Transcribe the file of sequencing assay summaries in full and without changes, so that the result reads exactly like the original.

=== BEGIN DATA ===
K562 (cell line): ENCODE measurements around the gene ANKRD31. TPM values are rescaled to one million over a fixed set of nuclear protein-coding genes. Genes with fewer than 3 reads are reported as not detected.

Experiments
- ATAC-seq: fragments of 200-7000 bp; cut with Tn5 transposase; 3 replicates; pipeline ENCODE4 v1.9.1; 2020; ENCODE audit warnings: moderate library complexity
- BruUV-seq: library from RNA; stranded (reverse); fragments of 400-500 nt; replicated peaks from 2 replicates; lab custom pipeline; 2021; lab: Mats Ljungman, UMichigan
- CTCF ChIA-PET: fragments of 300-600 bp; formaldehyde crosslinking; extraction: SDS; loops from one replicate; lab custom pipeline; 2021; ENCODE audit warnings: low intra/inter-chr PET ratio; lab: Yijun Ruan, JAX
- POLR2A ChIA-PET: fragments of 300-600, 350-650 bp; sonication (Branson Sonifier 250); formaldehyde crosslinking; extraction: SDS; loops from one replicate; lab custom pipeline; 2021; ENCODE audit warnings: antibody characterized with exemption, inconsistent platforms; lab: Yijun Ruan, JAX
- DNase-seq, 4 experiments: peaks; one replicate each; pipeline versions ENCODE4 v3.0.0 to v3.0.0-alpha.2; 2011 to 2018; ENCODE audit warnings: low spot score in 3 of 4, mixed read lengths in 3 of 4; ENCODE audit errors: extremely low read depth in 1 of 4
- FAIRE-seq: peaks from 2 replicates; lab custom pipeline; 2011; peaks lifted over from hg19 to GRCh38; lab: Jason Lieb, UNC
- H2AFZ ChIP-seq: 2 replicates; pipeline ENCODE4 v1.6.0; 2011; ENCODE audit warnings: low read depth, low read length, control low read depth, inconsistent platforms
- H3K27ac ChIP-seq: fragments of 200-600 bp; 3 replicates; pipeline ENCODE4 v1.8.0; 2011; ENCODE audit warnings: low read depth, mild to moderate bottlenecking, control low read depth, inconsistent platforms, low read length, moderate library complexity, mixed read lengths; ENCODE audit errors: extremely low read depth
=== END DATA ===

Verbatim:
K562 (cell line): ENCODE measurements around the gene ANKRD31. TPM values are rescaled to one million over a fixed set of nuclear protein-coding genes. Genes with fewer than 3 reads are reported as not detected.

Experiments
- ATAC-seq: fragments of 200-7000 bp; cut with Tn5 transposase; 3 replicates; pipeline ENCODE4 v1.9.1; 2020; ENCODE audit warnings: moderate library complexity
- BruUV-seq: library from RNA; stranded (reverse); fragments of 400-500 nt; replicated peaks from 2 replicates; lab custom pipeline; 2021; lab: Mats Ljungman, UMichigan
- CTCF ChIA-PET: fragments of 300-600 bp; formaldehyde crosslinking; extraction: SDS; loops from one replicate; lab custom pipeline; 2021; ENCODE audit warnings: low intra/inter-chr PET ratio; lab: Yijun Ruan, JAX
- POLR2A ChIA-PET: fragments of 300-600, 350-650 bp; sonication (Branson Sonifier 250); formaldehyde crosslinking; extraction: SDS; loops from one replicate; lab custom pipeline; 2021; ENCODE audit warnings: antibody characterized with exemption, inconsistent platforms; lab: Yijun Ruan, JAX
- DNase-seq, 4 experiments: peaks; one replicate each; pipeline versions ENCODE4 v3.0.0 to v3.0.0-alpha.2; 2011 to 2018; ENCODE audit warnings: low spot score in 3 of 4, mixed read lengths in 3 of 4; ENCODE audit errors: extremely low read depth in 1 of 4
- FAIRE-seq: peaks from 2 replicates; lab custom pipeline; 2011; peaks lifted over from hg19 to GRCh38; lab: Jason Lieb, UNC
- H2AFZ ChIP-seq: 2 replicates; pipeline ENCODE4 v1.6.0; 2011; ENCODE audit warnings: low read depth, low read length, control low read depth, inconsistent platforms
- H3K27ac ChIP-seq: fragments of 200-600 bp; 3 replicates; pipeline ENCODE4 v1.8.0; 2011; ENCODE audit warnings: low read depth, mild to moderate bottlenecking, control low read depth, inconsistent platforms, low read length, moderate library complexity, mixed read lengths; ENCODE audit errors: extremely low read depth